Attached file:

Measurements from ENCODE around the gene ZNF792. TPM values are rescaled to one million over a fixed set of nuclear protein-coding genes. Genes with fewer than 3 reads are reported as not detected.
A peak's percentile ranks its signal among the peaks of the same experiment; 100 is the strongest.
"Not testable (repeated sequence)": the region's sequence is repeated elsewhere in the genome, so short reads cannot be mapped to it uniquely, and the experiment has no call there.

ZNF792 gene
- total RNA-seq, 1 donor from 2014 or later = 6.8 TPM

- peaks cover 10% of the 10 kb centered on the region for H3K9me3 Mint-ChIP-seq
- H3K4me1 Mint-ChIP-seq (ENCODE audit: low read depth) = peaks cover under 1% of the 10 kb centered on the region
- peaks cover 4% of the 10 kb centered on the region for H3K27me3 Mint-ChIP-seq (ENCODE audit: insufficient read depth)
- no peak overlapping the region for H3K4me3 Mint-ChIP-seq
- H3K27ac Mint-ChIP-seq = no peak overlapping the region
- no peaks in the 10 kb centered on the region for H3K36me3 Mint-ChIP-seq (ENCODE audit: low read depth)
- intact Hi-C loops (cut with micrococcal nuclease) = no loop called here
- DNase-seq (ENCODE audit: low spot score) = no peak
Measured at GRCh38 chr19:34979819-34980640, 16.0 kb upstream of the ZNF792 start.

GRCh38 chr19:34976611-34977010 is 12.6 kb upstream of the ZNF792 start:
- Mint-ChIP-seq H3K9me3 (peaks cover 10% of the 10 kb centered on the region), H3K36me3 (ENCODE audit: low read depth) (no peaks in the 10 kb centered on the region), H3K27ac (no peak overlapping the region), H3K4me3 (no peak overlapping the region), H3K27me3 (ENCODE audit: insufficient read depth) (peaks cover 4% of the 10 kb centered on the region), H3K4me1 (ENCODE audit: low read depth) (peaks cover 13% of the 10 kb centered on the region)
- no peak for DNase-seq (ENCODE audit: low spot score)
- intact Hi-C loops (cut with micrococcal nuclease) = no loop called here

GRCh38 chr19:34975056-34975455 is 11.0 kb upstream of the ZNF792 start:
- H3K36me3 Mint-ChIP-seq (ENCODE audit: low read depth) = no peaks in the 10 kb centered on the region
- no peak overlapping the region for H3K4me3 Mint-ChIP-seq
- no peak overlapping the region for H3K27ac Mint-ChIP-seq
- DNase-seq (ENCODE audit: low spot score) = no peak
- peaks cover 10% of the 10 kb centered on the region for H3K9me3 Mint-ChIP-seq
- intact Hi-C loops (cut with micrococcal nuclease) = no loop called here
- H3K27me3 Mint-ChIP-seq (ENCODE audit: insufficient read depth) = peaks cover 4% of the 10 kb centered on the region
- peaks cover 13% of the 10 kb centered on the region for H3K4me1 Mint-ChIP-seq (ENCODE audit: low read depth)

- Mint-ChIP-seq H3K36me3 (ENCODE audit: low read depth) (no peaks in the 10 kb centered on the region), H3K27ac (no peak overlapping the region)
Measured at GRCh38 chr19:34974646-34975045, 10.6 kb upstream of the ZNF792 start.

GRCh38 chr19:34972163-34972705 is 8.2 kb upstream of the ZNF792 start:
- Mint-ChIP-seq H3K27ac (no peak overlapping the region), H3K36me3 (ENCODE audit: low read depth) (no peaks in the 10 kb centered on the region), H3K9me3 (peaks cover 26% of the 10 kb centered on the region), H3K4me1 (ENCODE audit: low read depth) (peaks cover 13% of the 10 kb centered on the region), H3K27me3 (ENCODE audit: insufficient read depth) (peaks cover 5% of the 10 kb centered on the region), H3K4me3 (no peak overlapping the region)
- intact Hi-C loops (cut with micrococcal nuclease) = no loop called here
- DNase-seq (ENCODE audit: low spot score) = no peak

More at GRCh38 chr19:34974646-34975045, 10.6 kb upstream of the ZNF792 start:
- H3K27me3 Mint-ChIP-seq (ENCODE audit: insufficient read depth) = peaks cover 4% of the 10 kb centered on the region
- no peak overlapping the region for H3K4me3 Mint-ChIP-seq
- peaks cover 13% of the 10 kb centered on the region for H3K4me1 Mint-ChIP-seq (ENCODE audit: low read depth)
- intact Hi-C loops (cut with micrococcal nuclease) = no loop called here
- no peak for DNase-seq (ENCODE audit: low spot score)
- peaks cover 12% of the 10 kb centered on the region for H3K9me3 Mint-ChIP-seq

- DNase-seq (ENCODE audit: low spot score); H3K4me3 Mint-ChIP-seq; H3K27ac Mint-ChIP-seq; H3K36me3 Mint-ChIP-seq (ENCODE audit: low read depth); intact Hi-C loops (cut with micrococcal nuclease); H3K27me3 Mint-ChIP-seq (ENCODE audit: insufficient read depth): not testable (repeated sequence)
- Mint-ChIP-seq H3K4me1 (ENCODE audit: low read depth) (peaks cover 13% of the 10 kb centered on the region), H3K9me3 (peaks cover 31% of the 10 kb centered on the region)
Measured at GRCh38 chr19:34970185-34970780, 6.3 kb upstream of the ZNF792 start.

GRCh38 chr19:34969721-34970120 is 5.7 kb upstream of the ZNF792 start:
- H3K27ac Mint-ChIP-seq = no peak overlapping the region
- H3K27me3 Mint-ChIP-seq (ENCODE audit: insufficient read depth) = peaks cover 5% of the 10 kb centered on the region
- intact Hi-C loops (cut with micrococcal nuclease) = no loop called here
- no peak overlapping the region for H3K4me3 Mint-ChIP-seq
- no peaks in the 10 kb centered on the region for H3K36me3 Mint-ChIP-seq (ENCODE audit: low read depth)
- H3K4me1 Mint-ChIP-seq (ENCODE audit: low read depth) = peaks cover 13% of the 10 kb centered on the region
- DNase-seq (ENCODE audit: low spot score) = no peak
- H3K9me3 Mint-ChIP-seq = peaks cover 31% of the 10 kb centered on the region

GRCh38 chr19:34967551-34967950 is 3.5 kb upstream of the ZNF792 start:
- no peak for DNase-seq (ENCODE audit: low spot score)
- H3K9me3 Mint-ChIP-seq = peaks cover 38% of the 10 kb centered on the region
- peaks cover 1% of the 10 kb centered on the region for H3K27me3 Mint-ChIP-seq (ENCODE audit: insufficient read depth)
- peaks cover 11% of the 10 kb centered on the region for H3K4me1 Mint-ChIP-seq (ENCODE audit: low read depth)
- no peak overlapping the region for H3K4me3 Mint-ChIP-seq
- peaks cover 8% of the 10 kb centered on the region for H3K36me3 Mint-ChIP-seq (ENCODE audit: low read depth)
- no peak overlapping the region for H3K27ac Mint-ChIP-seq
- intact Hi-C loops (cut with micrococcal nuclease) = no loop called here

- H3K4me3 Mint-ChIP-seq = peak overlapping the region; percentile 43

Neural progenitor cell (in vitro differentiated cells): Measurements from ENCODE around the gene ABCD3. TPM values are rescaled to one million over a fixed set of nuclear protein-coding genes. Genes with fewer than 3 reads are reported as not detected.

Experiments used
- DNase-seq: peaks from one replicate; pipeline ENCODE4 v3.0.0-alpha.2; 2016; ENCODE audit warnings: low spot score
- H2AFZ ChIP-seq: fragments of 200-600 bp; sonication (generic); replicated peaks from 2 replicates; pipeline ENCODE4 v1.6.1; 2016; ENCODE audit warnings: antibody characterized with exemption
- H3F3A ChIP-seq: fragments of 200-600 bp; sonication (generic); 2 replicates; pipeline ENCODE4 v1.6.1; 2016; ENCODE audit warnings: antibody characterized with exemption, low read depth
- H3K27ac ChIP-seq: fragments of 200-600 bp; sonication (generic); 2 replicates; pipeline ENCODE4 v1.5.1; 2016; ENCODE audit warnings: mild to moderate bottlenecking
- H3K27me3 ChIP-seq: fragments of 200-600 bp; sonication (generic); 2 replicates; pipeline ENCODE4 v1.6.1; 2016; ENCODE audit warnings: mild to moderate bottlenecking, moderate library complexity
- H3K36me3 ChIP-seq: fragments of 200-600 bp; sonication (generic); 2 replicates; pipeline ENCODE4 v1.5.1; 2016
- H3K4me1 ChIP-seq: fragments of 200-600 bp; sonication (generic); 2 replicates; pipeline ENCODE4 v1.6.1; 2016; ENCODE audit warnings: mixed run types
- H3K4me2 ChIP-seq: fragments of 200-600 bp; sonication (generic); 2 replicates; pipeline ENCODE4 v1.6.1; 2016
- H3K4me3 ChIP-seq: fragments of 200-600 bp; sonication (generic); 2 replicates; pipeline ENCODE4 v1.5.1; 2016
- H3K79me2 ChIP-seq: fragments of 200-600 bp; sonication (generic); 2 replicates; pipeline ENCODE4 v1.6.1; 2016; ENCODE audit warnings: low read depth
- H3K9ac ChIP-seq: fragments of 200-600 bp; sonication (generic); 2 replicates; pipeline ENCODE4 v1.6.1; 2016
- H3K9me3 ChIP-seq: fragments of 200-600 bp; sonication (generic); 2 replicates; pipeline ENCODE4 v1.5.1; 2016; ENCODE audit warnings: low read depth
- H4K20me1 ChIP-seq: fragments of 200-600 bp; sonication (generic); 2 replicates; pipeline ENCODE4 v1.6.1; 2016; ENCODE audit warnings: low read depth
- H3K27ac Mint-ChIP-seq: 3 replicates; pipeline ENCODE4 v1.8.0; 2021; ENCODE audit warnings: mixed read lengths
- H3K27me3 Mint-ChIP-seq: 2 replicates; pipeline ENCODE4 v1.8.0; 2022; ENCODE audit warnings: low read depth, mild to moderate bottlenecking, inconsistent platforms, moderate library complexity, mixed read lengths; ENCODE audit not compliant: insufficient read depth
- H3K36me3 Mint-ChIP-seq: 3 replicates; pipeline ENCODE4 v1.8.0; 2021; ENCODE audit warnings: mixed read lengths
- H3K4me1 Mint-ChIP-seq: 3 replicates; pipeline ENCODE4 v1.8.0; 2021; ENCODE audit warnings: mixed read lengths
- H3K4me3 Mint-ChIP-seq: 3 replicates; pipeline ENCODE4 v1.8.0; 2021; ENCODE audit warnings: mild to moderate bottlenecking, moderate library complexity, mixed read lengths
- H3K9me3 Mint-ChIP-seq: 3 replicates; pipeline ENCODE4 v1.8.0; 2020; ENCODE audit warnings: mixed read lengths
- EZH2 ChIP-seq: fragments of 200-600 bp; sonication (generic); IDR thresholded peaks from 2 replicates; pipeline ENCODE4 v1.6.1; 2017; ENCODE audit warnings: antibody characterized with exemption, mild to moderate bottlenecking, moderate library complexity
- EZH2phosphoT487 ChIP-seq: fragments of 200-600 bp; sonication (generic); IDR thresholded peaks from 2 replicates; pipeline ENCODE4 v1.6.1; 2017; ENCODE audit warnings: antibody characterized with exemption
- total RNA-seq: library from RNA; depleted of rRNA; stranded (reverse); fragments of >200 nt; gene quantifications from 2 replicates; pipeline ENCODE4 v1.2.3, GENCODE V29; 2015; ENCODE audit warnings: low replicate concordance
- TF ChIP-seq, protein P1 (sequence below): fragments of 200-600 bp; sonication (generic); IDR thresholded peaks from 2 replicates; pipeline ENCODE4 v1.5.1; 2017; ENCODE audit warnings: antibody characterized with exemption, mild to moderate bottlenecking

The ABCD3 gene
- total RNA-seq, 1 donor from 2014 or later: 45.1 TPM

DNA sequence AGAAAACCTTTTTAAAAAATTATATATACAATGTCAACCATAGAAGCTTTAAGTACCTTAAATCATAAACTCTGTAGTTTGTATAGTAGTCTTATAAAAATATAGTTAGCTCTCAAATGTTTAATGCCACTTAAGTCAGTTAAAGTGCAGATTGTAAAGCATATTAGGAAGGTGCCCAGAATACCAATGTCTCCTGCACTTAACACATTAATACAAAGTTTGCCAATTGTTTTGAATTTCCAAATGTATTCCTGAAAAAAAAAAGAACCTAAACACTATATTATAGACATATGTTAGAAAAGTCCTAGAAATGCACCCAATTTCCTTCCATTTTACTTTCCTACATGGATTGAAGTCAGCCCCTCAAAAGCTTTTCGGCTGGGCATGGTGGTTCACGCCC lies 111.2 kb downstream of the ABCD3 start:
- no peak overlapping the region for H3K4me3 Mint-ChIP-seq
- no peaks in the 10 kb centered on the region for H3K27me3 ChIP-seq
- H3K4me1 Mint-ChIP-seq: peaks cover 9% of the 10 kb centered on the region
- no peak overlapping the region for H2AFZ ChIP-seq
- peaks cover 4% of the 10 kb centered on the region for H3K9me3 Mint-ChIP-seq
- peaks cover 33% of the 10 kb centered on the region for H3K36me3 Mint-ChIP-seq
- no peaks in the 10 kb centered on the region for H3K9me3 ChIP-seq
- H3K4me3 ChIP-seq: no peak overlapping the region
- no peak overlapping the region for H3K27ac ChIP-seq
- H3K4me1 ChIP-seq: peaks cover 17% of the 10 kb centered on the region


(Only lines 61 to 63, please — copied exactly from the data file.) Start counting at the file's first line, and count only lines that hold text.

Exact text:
- intact Hi-C loops (cut with micrococcal nuclease) = no loop called here

- H3K4me3 Mint-ChIP-seq = peak overlapping the region; percentile 43

Neural progenitor cell (in vitro differentiated cells): Measurements from ENCODE around the gene ABCD3. TPM values are rescaled to one million over a fixed set of nuclear protein-coding genes. Genes with fewer than 3 reads are reported as not detected.